Upon announcing the recent land-claim settlement proposal, New York Gov. George Pataki hinted at this new alignment.
“I’m proud to announce the framework of an agreement that can put all of those decades of litigation and those centuries of disagreement behind us, and begin what should be ? and I
believe will be ? a new era of cooperation and partnership for the people of Central New York,” the governor was quoted as saying in the Feb. 17 edition of (Syracuse) Post-Standard.
Immediately following the Wisconsin Oneida press conference, the New York Oneidas denounced the Wisconsin Oneida lawsuits as a ploy by “greedy outsiders” who “have been gone so long that they cannot find where their homeland is.”
“This is a New York problem and we have created a New York solution,” Ray Halbritter, Nation Representative, said in the press release. “It is distressing to think that the leadership of the Wisconsins would place greed above the good of all of the people of Central New York. They have made it very clear that they are only about money, and that they are making trouble while we are working on a solution.”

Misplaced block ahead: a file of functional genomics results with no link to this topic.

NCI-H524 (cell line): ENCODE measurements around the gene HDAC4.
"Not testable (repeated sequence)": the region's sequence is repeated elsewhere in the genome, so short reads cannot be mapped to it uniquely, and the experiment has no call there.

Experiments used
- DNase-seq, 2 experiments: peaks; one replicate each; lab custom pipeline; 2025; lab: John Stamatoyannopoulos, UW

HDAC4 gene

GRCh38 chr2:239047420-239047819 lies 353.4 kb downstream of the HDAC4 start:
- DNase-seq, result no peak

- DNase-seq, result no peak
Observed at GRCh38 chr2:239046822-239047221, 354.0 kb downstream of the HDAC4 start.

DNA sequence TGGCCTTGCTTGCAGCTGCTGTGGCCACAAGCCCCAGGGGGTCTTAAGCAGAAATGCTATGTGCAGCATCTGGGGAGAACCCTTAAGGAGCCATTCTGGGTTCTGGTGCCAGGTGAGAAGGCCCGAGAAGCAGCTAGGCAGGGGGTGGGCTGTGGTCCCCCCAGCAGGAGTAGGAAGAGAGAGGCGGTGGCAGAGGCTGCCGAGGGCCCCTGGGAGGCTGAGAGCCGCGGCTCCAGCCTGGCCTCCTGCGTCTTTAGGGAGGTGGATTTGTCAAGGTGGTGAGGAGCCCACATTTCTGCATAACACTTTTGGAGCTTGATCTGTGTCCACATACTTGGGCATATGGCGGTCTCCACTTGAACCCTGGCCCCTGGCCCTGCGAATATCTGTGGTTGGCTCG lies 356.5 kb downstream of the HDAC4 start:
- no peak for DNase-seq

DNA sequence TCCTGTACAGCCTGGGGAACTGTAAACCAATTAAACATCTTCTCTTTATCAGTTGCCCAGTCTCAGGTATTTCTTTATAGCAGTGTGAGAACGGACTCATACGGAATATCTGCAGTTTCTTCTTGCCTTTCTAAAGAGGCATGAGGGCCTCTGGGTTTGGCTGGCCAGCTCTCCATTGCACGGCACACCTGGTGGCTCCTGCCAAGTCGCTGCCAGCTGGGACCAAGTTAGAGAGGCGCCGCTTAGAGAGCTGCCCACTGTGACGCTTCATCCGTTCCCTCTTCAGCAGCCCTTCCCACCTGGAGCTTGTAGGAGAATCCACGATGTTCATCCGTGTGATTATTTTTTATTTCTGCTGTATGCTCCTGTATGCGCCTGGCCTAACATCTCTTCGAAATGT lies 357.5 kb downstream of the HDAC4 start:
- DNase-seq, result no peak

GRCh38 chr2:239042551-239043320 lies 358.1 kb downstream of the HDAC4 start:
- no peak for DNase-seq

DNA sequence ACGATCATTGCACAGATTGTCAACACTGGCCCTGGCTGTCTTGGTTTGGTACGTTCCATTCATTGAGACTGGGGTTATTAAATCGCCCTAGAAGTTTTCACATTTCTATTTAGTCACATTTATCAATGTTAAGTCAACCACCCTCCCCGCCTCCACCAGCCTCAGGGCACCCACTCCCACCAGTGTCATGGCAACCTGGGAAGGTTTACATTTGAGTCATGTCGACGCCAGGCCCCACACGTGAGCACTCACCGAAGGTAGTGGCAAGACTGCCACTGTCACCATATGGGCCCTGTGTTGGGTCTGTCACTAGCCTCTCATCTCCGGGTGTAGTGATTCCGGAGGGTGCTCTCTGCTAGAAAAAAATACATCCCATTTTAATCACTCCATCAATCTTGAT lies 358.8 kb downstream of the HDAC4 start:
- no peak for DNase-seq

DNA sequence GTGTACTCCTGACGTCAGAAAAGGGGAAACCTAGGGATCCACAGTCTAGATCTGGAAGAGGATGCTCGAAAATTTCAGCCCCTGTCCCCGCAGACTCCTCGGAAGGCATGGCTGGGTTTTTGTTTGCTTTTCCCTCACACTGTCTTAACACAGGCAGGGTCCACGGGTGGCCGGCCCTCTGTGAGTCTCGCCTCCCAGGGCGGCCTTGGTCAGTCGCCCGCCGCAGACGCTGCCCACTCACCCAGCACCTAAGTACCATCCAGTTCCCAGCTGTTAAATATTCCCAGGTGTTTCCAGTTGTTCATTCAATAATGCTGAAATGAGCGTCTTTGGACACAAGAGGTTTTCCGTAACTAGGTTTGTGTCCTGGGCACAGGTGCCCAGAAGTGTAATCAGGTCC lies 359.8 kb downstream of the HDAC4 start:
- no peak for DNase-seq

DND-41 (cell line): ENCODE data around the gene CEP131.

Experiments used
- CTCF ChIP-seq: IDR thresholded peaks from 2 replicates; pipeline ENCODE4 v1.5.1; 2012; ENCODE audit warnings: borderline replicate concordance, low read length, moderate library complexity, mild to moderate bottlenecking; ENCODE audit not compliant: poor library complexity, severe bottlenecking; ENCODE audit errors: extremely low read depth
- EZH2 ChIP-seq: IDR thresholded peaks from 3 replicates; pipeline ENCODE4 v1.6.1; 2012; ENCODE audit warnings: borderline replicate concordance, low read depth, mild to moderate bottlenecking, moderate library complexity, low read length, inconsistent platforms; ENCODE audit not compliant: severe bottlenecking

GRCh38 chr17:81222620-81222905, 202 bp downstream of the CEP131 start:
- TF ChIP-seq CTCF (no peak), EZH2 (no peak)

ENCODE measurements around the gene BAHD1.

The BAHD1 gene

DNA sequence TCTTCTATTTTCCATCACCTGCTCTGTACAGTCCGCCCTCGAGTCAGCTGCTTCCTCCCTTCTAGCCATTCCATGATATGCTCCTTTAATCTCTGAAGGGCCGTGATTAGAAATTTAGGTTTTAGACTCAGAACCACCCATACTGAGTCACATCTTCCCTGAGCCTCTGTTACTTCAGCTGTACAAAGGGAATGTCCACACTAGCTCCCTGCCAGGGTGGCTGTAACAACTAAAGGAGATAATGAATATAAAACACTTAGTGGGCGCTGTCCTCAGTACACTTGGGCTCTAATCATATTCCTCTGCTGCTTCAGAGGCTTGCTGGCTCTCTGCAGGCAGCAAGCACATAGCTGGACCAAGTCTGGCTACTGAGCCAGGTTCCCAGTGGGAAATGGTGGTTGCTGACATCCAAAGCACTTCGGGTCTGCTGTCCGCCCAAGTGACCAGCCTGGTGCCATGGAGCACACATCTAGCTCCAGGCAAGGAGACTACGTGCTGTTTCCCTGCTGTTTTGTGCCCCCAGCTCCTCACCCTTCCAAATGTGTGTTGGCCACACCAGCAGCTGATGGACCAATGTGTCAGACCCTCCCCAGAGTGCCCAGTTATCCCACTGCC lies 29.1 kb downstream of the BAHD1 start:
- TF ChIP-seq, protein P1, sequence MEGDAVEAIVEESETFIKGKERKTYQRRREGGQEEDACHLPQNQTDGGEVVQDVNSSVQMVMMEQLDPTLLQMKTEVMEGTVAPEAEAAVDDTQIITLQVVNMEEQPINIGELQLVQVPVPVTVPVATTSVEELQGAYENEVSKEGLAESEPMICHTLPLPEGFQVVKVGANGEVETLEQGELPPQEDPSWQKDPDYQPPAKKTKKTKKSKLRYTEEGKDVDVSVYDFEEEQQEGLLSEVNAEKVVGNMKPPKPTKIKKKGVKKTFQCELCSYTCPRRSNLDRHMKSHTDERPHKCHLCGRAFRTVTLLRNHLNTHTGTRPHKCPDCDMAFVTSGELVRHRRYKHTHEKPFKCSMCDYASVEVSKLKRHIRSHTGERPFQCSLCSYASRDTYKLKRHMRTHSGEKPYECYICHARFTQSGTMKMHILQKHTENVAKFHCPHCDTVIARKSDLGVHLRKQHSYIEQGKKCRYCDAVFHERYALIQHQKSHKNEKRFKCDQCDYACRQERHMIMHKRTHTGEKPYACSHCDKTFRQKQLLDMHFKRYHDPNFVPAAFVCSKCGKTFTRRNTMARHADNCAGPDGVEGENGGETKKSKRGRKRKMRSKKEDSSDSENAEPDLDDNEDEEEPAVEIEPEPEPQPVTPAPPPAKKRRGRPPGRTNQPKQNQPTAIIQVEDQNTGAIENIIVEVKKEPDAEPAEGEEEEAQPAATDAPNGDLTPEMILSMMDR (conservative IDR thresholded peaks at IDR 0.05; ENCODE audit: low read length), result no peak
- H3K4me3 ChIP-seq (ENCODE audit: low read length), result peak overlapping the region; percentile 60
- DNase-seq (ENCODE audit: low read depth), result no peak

Arlinda Locklear, land claims attorney for the Wisconsin tribe, declined to identify specific properties or name their owners, as service of pertinent legal documents is expected within a week. She did, however, explain the tribe’s process for deciding which property owners to include in the lawsuits.
“We decided not to sue anybody who had acquired their property before March 4, 1985, the date of the Supreme Court decision, which we believe put everybody on notice about the claim,” she said. In addition, the tribe excluded all residential uses of property, and all property used for governmental and public purposes, leaving fairly narrow set of property classifications against which to proceed. They include commercial and industrial property, lands classified for “entertainment uses,” which includes things like golf courses and marinas, abandoned agricultural land and private forestland.